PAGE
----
Thursday, 18 June 2020

Emerging Room for Rapport Between Sokhumi Tbilisi

Published in Analytical Articles

By Emil Avdaliani 

June 18, 2020, the CACI Analyst

Georgia’s breakaway region of Abkhazia is undergoing a deep political crisis coupled with troubles in its relationship with Russia. This potentially opens for a rapprochement with the government in Tbilisi and Abkhaz politicians have already come out with some bold statements. Although Abkhazia’s continual dependence on Russian financial and military support will keep the region under the Kremlin’s control, the emerging trends also suggest that tensions between Russia and Abkhazia will continue and grow. 



BACKGROUND: Russian-occupied Abkhazia held presidential elections on March 22, with a turnout of 71 percent according to the released figures. Up to 100,000 people participated in the elections where Aslan Bzhania, a long time opposition figure in Abkhazia, garnered most of the votes. The elections followed a wave of protests from early January when hundreds of protesters gathered in front of the presidential building, which then housed Raul Khajimba. On January 9, demonstrators stormed the government administration building, which eventually led to Khajimba’s resignation on January 13. Moscow was instrumental in the political transition process, with Russian President Vladimir Putin’s longtime Kremlin aide Vladislav Surkov travelling to Abkhazia and facilitating the transfer of political power from Khajimba.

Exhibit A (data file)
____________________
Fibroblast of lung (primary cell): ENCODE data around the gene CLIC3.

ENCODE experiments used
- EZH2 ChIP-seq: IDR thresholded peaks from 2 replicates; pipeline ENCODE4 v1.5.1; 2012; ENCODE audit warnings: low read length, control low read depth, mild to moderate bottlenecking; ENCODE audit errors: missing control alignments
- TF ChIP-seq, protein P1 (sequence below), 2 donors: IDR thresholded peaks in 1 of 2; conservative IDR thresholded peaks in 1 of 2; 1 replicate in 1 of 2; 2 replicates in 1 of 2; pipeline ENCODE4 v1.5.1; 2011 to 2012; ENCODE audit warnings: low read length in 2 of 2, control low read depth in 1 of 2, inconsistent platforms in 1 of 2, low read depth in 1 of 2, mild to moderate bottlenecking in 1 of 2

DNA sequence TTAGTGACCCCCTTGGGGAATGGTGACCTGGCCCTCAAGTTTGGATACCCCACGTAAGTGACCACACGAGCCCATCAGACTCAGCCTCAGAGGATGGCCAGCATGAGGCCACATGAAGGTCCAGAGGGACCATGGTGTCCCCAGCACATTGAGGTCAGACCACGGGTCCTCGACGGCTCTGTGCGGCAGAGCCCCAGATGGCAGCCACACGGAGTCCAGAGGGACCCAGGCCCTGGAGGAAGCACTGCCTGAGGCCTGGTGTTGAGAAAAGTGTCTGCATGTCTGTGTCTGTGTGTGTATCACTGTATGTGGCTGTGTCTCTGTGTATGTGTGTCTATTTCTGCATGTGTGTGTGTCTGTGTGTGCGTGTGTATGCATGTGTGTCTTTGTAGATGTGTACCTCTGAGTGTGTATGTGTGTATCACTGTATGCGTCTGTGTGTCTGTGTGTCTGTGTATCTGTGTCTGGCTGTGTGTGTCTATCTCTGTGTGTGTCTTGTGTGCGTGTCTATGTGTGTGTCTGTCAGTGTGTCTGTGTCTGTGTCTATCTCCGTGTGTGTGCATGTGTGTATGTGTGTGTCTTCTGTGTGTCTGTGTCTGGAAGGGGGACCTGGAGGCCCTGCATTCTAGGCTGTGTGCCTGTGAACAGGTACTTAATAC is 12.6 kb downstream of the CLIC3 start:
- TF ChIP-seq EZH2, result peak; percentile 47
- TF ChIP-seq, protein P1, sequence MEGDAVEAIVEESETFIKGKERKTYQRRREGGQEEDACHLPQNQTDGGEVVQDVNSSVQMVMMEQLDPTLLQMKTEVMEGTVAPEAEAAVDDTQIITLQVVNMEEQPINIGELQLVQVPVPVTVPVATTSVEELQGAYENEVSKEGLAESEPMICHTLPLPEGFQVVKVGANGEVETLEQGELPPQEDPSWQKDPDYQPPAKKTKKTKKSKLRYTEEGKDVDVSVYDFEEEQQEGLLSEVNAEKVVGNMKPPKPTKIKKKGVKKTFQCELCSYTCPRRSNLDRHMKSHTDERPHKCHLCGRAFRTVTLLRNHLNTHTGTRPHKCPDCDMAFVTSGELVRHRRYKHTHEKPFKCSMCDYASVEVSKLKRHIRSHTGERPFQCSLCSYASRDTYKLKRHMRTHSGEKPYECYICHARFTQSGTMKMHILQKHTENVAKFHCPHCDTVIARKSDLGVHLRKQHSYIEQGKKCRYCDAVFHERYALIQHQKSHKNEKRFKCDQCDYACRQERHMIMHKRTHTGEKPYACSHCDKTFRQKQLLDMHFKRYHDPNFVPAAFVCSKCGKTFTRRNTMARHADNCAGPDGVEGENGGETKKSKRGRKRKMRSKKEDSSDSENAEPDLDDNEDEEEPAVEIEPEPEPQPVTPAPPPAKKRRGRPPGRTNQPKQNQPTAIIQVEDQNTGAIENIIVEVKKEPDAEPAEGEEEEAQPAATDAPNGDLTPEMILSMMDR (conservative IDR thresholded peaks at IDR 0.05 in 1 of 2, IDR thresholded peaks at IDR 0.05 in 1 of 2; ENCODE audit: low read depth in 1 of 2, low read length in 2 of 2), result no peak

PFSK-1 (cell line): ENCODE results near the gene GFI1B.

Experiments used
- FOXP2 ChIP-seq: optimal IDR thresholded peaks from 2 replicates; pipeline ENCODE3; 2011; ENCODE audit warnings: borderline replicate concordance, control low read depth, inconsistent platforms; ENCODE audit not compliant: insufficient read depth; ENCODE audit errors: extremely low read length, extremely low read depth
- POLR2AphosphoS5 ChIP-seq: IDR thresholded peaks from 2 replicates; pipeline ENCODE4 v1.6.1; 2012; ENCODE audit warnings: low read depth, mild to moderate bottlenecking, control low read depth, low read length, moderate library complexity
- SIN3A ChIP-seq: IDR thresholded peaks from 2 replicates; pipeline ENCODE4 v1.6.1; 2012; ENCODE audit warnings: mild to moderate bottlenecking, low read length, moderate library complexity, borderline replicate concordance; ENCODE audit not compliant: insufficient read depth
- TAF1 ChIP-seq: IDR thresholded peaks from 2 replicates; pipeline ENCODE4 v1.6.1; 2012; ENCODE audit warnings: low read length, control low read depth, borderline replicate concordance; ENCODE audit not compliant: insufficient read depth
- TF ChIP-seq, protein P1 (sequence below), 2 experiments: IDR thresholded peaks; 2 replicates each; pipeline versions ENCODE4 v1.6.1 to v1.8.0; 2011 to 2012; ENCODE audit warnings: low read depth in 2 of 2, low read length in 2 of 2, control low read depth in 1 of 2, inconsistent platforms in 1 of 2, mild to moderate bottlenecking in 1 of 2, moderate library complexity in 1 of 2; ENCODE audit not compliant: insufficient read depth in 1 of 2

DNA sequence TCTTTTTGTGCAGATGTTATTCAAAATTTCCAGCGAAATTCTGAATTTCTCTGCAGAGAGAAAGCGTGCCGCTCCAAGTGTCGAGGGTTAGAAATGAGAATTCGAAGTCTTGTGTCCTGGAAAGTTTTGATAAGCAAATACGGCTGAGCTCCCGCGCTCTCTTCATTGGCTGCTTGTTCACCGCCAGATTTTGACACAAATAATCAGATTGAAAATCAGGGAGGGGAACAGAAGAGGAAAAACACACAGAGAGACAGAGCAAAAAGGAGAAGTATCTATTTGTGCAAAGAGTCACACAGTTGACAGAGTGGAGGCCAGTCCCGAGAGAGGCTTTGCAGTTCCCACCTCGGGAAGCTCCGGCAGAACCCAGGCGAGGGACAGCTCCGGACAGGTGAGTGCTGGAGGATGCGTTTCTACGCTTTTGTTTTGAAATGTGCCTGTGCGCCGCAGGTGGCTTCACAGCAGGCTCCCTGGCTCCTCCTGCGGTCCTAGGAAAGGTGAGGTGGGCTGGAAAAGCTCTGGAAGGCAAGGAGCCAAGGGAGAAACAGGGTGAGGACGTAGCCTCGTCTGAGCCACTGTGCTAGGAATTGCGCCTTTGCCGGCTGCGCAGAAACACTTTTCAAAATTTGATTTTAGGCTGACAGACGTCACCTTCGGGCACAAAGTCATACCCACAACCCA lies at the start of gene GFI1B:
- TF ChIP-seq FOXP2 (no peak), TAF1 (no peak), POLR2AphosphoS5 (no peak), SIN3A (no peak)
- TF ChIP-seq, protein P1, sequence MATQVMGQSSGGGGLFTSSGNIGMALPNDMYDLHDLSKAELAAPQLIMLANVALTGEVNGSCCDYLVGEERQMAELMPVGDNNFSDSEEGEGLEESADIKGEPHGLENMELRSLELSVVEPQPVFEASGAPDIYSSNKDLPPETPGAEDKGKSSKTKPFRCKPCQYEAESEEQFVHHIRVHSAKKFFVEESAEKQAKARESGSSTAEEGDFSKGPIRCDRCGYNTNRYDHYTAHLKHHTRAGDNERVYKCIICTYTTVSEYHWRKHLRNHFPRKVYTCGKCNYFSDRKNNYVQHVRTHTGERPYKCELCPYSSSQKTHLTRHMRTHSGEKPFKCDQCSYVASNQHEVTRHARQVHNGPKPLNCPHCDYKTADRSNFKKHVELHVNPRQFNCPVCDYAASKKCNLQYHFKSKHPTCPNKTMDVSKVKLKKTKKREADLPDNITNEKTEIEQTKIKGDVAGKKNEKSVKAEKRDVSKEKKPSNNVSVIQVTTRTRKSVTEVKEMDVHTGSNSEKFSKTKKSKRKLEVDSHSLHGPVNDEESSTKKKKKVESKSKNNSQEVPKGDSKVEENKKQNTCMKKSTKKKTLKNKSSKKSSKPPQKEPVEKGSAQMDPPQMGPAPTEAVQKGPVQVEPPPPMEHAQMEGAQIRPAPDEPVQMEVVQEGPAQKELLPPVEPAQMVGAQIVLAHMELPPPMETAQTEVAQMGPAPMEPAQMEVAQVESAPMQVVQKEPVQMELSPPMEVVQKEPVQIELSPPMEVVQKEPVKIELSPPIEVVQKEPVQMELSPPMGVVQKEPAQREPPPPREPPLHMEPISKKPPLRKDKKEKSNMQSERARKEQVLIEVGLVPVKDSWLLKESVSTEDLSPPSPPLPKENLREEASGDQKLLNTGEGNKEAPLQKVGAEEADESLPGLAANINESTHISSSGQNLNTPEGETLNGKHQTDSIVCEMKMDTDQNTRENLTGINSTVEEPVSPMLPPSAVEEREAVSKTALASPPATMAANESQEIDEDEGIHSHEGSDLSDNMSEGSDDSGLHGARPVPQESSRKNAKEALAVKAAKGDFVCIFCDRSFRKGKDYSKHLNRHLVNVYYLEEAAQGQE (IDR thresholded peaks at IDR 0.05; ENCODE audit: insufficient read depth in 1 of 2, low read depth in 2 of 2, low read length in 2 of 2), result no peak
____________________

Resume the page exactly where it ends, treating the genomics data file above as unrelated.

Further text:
An event equally important to internal Abkhaz politics was Surkov’s resignation in late January. Surkov was responsible for orchestrating policies in Ukraine’s Donbas and no less importantly in Abkhazia as well as Georgia’s other Russian-occupied region, South Ossetia. 

Khajimba was closely linked to Surkov. The latter’s resignation fits into the growing discontent in Moscow over the decrepit state of affairs in Abkhazia. Surkov became more involved in Abkhazia’s politics after 2012 when he made frequent visits to the region. The Kremlin’s policies in Abkhazia were to a large extent constructed around Surkov’s personal contacts, which he had accumulated over several years of service. An Abkhaz president would inevitably be a man of his choice. This was the case with Khajimba, whose demise reflected problems with Surkov’s management style and Russia’s overall troubled position in the region.